TOKYO — LiSS Center Shin-Kiba attracted media attention soon after it opened in December in Koto Ward, Tokyo, because of its unique status as a "business hotel for the dead."
The Shin-Kiba area where the facility stands is mostly occupied by factories, timber storage pools and lumber companies.
The facility keeps bodies of the deceased until families decide on the funeral arrangements. One night's "stay" costs 7,350 yen. It has a refrigerated morgue, which can hold up to 37 "guests," and a tatami mat room where bereaved relatives can stay overnight to reminisce about the person they have lost.
"It's my hope that family members can take the time they need here to discuss what kind of funeral would be suitable," said Nyokai Matsushima, 73, owner of the facility.
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Currently, about 80 percent of people die in hospitals. After someone has died, family members have to decide which funeral company they will use, and this is usually done very hastily.
For a long time Matsushima had reservations about this way of doing things.
As soon as the facility opened, a family from Tokyo made a reservation for a 10-night stay, according to Matsushima.
Matsushima is actually a failed monk. He started his monastic training when he was 20, at a temple in Beppu, Oita Prefecture, but dropped out after three years as he "couldn't attain enlightenment," he said.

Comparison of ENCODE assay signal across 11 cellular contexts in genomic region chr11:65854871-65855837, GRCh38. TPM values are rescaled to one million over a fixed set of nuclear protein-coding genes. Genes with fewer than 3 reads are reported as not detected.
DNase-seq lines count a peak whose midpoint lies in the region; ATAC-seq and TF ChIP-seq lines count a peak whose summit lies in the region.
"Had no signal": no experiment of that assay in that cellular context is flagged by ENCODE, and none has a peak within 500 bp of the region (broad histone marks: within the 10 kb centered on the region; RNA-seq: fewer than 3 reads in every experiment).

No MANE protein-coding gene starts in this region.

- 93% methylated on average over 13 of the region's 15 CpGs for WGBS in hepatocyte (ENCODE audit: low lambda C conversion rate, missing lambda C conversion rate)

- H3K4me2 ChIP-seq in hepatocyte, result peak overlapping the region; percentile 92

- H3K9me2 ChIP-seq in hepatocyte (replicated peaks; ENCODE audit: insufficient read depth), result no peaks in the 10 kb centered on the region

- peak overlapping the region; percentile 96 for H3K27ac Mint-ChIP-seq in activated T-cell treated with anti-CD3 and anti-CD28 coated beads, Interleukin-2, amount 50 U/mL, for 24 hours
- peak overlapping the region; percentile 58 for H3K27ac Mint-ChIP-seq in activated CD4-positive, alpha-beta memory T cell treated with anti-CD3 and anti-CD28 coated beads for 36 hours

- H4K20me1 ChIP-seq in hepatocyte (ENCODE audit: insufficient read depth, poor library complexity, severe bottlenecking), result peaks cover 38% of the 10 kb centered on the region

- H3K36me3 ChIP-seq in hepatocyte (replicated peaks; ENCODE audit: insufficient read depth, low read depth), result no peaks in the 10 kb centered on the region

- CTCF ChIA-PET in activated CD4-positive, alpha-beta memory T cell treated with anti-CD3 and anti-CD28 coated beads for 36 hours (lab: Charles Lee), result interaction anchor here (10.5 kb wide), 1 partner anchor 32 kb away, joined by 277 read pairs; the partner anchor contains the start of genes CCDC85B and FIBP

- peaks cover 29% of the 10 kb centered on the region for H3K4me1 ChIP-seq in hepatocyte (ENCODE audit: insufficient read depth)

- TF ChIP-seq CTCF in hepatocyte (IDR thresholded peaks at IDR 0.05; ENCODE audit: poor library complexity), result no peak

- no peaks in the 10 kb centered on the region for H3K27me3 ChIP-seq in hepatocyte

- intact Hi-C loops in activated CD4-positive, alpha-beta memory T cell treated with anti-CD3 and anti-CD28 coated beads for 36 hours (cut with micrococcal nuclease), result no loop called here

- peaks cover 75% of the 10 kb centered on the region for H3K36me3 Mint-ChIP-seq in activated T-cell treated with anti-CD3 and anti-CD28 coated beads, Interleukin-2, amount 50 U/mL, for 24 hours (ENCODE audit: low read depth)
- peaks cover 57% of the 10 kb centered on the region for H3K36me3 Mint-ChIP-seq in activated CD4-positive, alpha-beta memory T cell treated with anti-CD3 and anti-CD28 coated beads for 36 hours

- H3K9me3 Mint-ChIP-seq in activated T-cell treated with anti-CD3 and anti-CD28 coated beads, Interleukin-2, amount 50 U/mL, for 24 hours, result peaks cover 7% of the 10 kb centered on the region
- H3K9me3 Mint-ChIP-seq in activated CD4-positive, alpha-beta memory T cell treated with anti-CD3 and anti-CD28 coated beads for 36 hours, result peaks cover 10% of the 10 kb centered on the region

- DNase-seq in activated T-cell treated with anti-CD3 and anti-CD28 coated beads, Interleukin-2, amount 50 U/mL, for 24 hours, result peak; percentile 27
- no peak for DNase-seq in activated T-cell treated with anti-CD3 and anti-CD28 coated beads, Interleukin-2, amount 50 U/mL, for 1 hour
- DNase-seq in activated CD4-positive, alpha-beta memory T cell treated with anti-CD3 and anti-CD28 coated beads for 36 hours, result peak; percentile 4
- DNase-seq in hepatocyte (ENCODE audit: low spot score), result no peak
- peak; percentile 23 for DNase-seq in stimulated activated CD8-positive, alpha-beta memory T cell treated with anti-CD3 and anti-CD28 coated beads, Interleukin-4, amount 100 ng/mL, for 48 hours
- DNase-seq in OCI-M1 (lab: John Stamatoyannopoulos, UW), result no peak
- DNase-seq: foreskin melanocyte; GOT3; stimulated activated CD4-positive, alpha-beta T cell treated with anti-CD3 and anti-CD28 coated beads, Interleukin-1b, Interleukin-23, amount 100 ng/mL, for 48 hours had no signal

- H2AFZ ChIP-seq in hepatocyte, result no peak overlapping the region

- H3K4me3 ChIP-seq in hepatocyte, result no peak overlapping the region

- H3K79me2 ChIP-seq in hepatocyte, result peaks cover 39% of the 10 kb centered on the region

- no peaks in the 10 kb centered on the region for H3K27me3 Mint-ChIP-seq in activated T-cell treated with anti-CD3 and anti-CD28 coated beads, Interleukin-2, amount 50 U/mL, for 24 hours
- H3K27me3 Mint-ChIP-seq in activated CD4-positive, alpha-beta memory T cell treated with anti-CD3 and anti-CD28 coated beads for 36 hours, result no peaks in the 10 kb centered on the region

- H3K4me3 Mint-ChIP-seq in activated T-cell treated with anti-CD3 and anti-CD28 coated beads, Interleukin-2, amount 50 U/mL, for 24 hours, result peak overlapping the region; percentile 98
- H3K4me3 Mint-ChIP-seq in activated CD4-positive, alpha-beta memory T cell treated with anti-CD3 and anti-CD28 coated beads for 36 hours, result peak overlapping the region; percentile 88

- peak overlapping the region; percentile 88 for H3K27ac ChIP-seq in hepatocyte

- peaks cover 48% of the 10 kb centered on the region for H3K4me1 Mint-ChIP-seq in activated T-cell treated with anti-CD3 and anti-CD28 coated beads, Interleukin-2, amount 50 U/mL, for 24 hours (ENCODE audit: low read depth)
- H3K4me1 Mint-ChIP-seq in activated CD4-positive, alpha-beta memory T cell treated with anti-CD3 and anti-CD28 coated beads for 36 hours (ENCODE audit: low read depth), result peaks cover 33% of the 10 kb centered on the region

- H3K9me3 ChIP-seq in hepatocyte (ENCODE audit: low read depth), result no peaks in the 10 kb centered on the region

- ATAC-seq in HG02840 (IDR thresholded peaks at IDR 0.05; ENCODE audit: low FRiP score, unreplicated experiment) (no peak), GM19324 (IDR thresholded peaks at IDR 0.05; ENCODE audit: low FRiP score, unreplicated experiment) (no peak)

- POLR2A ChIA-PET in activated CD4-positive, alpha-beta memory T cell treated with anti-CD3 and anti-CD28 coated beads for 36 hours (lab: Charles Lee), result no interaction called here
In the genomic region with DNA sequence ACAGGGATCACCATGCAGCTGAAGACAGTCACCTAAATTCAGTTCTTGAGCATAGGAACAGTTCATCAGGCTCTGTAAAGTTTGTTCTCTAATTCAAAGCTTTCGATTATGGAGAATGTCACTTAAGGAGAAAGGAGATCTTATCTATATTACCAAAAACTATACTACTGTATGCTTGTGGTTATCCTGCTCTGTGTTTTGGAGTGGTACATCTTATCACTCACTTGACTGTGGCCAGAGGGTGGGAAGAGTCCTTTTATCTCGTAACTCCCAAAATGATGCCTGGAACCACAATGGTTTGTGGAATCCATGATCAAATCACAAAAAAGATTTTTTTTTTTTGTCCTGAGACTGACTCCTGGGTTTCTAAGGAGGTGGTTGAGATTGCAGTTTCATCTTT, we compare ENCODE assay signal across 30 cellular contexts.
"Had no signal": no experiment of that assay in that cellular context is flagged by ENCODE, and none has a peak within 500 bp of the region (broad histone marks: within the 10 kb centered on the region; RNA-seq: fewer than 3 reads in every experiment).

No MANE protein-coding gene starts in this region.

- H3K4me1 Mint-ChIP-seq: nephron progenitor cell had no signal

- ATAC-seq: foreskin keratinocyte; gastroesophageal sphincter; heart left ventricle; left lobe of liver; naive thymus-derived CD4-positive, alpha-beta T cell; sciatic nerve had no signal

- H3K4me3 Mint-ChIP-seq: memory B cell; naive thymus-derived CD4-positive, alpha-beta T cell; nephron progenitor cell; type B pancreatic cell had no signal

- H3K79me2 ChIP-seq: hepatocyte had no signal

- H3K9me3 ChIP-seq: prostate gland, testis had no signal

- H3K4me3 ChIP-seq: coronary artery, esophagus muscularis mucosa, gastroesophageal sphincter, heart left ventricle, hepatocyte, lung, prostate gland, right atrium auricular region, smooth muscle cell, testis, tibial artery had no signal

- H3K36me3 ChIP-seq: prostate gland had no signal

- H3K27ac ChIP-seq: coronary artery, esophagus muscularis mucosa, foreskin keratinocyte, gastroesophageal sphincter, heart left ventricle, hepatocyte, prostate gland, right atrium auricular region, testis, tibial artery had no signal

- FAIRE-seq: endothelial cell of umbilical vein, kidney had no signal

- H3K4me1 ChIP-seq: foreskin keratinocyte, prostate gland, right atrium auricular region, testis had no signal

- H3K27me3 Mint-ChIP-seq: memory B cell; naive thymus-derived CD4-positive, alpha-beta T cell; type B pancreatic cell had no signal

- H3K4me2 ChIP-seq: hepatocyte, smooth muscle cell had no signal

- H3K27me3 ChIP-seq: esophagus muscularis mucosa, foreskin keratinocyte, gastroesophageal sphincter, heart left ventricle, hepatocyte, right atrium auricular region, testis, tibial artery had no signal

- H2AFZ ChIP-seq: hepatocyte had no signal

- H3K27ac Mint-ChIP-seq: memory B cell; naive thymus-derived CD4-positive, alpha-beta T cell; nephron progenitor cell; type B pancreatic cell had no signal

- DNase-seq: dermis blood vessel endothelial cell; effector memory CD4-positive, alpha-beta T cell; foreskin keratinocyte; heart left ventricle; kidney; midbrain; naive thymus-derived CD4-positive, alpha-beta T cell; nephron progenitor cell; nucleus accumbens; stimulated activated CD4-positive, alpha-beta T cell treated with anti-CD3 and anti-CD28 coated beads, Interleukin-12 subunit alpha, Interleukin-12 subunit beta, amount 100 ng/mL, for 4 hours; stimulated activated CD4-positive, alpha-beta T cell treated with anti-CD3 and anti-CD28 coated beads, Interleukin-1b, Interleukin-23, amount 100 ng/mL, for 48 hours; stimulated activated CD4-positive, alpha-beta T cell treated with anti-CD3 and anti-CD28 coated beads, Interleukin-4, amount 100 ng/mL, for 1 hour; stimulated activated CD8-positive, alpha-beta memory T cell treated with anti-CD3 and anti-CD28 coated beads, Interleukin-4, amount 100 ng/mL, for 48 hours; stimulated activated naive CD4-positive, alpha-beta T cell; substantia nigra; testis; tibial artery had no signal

Having worked at more than 10 different jobs, including a real estate office, Matsushima opened a cemetery in Tokyo at the age of 49, and began to offer new, innovative styles of funeral.
These include graves that are permanently looked after for those who have no one left behind to tend to them; graves which can be "visited" online; and a system that allows clients to arrange their funerals while they are still alive.
"As soon as I hit on an idea for a funeral-related service that answers a current need, I spring into action," Matsushima said. "Of course, I've had more than my fair share of failures in the past." That said, his ideas just seem to keep on coming.